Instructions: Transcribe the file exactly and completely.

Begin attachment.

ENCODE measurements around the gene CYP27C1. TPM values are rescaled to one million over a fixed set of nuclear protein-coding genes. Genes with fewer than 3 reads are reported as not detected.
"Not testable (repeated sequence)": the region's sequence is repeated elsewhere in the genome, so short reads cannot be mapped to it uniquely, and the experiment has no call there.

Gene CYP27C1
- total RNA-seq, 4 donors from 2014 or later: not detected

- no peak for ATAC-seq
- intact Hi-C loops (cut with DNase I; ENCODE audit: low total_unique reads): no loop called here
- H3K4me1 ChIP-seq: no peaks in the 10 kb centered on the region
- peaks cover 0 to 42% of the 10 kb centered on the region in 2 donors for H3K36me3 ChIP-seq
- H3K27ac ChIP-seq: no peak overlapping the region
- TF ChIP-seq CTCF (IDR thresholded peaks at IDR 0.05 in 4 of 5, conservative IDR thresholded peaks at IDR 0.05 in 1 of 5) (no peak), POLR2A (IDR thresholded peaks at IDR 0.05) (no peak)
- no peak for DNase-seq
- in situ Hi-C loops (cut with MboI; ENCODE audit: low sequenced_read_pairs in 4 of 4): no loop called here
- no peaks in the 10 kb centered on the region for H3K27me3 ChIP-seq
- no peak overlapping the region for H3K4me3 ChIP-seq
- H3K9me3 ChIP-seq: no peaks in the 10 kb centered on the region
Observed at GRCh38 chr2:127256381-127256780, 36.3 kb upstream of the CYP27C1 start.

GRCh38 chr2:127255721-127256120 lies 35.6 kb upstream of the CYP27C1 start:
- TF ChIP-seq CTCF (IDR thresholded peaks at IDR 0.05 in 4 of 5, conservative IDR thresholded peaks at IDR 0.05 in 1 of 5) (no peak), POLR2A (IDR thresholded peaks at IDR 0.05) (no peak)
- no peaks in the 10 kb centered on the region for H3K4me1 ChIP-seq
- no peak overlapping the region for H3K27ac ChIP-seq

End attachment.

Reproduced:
ENCODE measurements around the gene CYP27C1. TPM values are rescaled to one million over a fixed set of nuclear protein-coding genes. Genes with fewer than 3 reads are reported as not detected.
"Not testable (repeated sequence)": the region's sequence is repeated elsewhere in the genome, so short reads cannot be mapped to it uniquely, and the experiment has no call there.

Gene CYP27C1
- total RNA-seq, 4 donors from 2014 or later: not detected

- no peak for ATAC-seq
- intact Hi-C loops (cut with DNase I; ENCODE audit: low total_unique reads): no loop called here
- H3K4me1 ChIP-seq: no peaks in the 10 kb centered on the region
- peaks cover 0 to 42% of the 10 kb centered on the region in 2 donors for H3K36me3 ChIP-seq
- H3K27ac ChIP-seq: no peak overlapping the region
- TF ChIP-seq CTCF (IDR thresholded peaks at IDR 0.05 in 4 of 5, conservative IDR thresholded peaks at IDR 0.05 in 1 of 5) (no peak), POLR2A (IDR thresholded peaks at IDR 0.05) (no peak)
- no peak for DNase-seq
- in situ Hi-C loops (cut with MboI; ENCODE audit: low sequenced_read_pairs in 4 of 4): no loop called here
- no peaks in the 10 kb centered on the region for H3K27me3 ChIP-seq
- no peak overlapping the region for H3K4me3 ChIP-seq
- H3K9me3 ChIP-seq: no peaks in the 10 kb centered on the region
Observed at GRCh38 chr2:127256381-127256780, 36.3 kb upstream of the CYP27C1 start.

GRCh38 chr2:127255721-127256120 lies 35.6 kb upstream of the CYP27C1 start:
- TF ChIP-seq CTCF (IDR thresholded peaks at IDR 0.05 in 4 of 5, conservative IDR thresholded peaks at IDR 0.05 in 1 of 5) (no peak), POLR2A (IDR thresholded peaks at IDR 0.05) (no peak)
- no peaks in the 10 kb centered on the region for H3K4me1 ChIP-seq
- no peak overlapping the region for H3K27ac ChIP-seq